Jacob: A game or two?? When was the last time LeBron only won a game or two in an entire NBA series? Yeah, you can point to Dallas in 2011, Boston in 2010 and of course San Antonio in 2007, but you have to say that at least one game this year he will just dominate. I can’t imagine a Finals going less than six games if the Heat are involved. No way. It’s going to be close, and whenever a game or a series is close, you can’t discredit star power like LeBron and Wade, no matter how much flack they get for their closing abilities all the time.

Sam: The Heat have star power for sure, but don’t forget games 1, 2, 6, and 7 will all be out West, as the Spurs and Thunder both own home court. And I think there is something more to LeBron’s lack of “closing abilities”. I genuinely feel he just doesn’t have it in him to step up and kill when the stage is the biggest, and that will aid the demise of the Miami Heat yet again in this year’s Finals.

5. So, who wins it all this year?

Sam: The San Antonio Spurs! Just what the general NBA public wants I’m sure (sarcasm). The Spurs and Thunder series is going to be epic, and I could easily see it going all 7, but at the end of the day I believe the Spurs will prevail and move on the face the East winner (even though I would have picked about 5 or 6 Western Conference teams to win the East had they played on that side of the bracket). This Spurs team is just too well coached, too smooth offensively, and has too many weapons to be beat 4 times out of 7. The Thunder will be their biggest test, but if they can get past them, I see no reason the Finals won’t be simply a formality.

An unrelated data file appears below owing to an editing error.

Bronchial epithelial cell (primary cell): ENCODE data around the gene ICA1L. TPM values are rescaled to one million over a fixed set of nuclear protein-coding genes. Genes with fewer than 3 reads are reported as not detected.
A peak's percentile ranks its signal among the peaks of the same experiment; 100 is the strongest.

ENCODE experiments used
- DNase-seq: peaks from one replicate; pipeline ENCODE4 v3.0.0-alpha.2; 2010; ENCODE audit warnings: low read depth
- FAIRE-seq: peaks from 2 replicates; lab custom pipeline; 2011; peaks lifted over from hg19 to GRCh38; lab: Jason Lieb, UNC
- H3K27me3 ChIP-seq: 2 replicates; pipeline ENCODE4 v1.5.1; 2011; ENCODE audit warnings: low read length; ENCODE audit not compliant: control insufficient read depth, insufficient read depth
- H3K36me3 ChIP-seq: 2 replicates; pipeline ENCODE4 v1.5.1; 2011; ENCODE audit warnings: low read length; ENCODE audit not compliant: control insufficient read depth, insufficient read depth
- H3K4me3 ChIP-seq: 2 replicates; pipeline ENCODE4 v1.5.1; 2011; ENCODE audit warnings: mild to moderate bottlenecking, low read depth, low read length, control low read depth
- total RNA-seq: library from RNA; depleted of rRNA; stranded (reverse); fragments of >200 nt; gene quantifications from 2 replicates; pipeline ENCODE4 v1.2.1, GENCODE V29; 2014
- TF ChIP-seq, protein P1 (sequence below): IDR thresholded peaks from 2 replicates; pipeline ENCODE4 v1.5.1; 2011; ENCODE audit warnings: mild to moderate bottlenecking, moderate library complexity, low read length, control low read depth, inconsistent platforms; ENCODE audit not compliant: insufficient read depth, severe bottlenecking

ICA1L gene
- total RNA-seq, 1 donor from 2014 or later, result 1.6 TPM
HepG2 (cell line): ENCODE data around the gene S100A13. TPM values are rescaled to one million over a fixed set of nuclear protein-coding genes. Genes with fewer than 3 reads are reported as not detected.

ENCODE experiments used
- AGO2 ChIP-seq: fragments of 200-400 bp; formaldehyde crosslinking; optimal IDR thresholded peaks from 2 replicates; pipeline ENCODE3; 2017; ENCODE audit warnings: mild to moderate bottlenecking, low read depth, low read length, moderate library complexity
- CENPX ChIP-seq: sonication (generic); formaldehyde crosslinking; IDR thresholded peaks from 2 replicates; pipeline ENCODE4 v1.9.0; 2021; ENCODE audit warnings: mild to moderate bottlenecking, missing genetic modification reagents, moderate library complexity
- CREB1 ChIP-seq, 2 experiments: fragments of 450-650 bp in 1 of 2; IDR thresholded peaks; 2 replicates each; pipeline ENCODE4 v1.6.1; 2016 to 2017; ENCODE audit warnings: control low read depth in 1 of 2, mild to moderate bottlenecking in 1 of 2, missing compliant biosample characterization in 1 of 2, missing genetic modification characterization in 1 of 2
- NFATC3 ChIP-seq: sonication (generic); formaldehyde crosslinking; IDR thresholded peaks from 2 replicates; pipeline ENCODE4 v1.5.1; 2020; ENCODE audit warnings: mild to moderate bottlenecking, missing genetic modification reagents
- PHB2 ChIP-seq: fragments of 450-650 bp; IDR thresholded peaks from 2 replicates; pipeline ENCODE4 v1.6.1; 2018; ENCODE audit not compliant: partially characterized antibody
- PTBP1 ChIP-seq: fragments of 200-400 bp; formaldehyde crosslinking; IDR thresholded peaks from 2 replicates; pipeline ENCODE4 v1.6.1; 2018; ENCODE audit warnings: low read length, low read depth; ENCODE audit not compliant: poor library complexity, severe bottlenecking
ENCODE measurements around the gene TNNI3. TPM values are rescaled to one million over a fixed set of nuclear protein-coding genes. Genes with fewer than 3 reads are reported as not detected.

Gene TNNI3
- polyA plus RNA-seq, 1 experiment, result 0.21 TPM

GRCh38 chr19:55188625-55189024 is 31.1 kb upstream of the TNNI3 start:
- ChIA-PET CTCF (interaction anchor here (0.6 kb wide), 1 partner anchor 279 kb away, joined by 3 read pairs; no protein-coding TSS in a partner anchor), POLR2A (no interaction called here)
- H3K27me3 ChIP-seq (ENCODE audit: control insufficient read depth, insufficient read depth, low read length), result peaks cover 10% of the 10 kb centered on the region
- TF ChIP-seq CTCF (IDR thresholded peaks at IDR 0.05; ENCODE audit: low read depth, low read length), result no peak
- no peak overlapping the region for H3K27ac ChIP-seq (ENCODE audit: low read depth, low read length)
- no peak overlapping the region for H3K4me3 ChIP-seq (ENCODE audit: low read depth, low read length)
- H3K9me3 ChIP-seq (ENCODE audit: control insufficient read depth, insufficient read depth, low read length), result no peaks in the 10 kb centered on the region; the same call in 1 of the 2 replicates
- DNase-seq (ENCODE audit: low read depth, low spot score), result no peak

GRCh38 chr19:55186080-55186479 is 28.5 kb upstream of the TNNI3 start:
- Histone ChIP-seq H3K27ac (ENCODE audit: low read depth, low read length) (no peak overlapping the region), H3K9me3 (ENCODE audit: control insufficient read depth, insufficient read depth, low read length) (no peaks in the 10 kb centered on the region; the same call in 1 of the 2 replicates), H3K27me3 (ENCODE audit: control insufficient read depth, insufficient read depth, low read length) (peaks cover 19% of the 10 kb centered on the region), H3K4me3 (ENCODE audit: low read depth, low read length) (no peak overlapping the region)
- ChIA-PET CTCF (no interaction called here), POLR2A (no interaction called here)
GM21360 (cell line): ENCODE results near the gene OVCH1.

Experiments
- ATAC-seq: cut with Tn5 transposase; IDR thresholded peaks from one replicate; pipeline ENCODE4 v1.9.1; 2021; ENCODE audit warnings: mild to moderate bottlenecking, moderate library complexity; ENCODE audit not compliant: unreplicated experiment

Jacob: As I mentioned above, I have a hard time picking against the Heat. Of course I don’t want them to win, but I just continue to have a bad feeling about their ability to just turn it on at any moment. From there, I do like the Thunder to defeat the Spurs, although my odds on that are likely at about 60-40. So since I’m very confident the Heat will move on to the Finals, they are my odds-on favorites for now, if ever so slightly since the Spurs-Thunder are more closely packed together.

(NBAE Photo via David Liam Kyle/Getty Images)